The Emotional Stages Of Losing The Person You Thought Was "The One"
In one of Carrie Bradshaw's particularly wise moments, she contemplated whether or not we get one great love. Is there only one person meant for everyone, and when you lose them, are you never destined to find true love again? The answer: Obviously not. But when you have found that person you think is "The One," and they slip away, it's not easy to remember that. You may feel that you've found and lost your one great love, and it's time to retire yourself from the topic altogether.
Luckily, with a little time, and several much needed cry sessions, you realize that isn't the case. But of course, getting to that point is the most difficult part. Losing anyone you love in your life in any capacity has the ability to bring us to our emotional limits, but if we thought we'd spend the rest of our life with them, the pain is twice as hard.
So for all of you who've experienced it, here are the emotional stages we go through when we think we lose "The One". But just know, everything is going to be OK.
Any grieving process always begins with a denial that things have ended. When you finally part with that person, you will initially feel like your relationship truly isn't over. You'll tell yourself things like, “He/she just needs time,” or “This is just a fight. He/she will be back soon,” before actually accepting the reality of what happened. Holding out for things to work out eventually is natural in this case. After all, when you feel this person is your kindred spirit, how could things possibly end?
2. Attempts To Get Back Together
Inevitably, the disbelief you're feeling may make you inclined to try and get back with your ex. Arguments about how you were meant to spend the rest of your life together could lead to even further heartbreak, or the two of you holding on longer to something that will inevitably end. Point is, you (and most likely them) aren't ready to let go at this stage, but it's important to remember it ended for a reason.
3. The Shut-in Phase
Post-catastrophic breakup is always a time when you don't want to go out and do much. Feelings of all-encompassing heartbreak and love sickness will keep you from being social, and seeing other happy couples. It's important to do whatever makes you feel best at this time, so staying in and crying is perfectly OK. But don't let this stage become your life. Emotional healing takes time, especially after losing someone so important to you, but don't let it throw you into a depression you can't get out of.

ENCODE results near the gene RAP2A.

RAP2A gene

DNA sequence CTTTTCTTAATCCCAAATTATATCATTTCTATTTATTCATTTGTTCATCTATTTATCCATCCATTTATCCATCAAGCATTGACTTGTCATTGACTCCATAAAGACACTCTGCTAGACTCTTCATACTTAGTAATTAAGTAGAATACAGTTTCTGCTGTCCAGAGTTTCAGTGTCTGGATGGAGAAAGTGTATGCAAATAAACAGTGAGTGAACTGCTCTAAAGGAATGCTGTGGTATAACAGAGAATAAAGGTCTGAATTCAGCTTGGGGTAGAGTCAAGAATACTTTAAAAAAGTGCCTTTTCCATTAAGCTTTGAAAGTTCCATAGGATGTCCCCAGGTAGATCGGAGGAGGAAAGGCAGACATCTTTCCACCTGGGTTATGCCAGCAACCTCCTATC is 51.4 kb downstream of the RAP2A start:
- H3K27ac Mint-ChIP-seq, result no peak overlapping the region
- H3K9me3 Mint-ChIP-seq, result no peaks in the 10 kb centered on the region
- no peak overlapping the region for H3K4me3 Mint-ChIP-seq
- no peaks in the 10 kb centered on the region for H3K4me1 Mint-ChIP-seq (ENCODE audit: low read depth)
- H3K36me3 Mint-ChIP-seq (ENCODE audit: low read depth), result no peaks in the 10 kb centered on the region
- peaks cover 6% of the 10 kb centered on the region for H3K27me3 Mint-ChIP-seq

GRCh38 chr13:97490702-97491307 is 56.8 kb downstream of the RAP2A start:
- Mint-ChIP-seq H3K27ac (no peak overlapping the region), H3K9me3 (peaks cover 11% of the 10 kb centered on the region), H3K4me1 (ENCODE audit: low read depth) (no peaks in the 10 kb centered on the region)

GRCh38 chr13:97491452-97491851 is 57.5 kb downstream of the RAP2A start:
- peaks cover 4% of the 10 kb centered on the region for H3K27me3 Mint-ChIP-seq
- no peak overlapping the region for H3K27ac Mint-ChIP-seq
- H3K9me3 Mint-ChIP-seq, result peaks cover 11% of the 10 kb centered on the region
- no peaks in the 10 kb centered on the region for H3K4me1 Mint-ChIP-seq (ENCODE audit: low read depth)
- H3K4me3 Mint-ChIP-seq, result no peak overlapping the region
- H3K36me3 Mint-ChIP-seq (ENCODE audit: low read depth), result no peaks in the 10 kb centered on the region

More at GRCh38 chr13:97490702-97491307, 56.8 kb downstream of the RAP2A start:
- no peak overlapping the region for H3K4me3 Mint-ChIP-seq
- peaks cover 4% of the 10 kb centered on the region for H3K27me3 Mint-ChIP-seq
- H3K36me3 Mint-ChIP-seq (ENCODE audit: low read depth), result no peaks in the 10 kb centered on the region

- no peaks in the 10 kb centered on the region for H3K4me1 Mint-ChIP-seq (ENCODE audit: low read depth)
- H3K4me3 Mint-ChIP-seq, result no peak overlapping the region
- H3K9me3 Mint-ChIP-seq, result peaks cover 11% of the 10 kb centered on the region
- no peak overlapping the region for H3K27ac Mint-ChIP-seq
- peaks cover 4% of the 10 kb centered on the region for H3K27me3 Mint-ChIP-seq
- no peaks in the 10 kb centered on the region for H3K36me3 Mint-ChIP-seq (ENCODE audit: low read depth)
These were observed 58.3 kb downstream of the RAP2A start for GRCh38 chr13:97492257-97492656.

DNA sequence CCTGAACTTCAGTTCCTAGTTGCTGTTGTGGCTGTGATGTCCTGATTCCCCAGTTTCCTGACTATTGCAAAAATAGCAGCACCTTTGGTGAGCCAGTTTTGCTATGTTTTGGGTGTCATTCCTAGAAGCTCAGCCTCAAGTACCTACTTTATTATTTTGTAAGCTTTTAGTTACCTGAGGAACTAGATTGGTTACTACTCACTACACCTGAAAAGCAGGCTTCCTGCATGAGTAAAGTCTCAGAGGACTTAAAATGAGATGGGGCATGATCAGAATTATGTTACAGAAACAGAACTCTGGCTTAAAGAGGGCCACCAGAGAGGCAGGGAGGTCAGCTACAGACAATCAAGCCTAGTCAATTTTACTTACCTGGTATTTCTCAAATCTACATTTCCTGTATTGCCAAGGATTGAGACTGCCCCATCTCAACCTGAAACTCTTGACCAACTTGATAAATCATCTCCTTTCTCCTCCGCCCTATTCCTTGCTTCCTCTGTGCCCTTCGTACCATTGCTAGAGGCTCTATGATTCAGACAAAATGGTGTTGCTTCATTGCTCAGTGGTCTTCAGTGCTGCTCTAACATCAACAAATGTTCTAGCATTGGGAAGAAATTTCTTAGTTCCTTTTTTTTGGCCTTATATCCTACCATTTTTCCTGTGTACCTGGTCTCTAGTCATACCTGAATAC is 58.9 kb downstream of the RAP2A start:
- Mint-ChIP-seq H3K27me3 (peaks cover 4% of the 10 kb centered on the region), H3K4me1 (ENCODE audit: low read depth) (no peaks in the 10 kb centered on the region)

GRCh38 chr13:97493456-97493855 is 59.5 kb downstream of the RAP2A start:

4. Hopelessness That You'll Find Anyone Better
When you're in the midst of grieving, the last thing you want to consider is possibly looking for someone else. At this point, you're feeling that you lost that one great love, and as a result, no one will ever come around that's their equal. You're spending a lot of time dwelling on past experiences with them, romanticizing how they were rather than facing the problems you two may have had together. But of course, once you're out of this stage, you'll be able to see things more clearly.
They say that the best way to get over someone is to get under someone else, and your friends are probably pushing you to get out at this point. To prove your suspicion that there is no one else for you wrong, you may have a string of meaningless rebounds. But be careful, this could make things worse if you're not fully ready.
6. The Last Good Cry
Rebounding might seem like the end stage (or at least you hope it is) but once you're confronted with how you can't seem to loose yourself in other people, you'll have that last break down. But luckily, with that last big cry you'll realize that things weren't meant to be with that person, and it'll all be OK eventually. You may never fully get a sense of closure about why they left, but at least you'll have some clarity at this point.
Now you're finally realizing that they probably weren't "The One," and that person is still out there. Yes, you're still pretty heartbroken, but at least you're not feeling like love will never happen again for you. Once you accept that things are over, the avoidance behavior, or the perpetual sadness will start to dissipate, and you'll begin living your life again.
8. Moving On
It'll take some time, but yes, you will move on. The pain will begin to sting less and less, until eventually you meet someone else. Whether they really were "The One" remains to be seen, but for the first time in a while, you have some hope.
Want more of Bustle's Sex and Relationships coverage? Check out our new podcast, I Want It That Way, which delves into the difficult and downright dirty parts of a relationship, and find more on our Soundcloud page.
Images: Pixabay ; Giphy (8)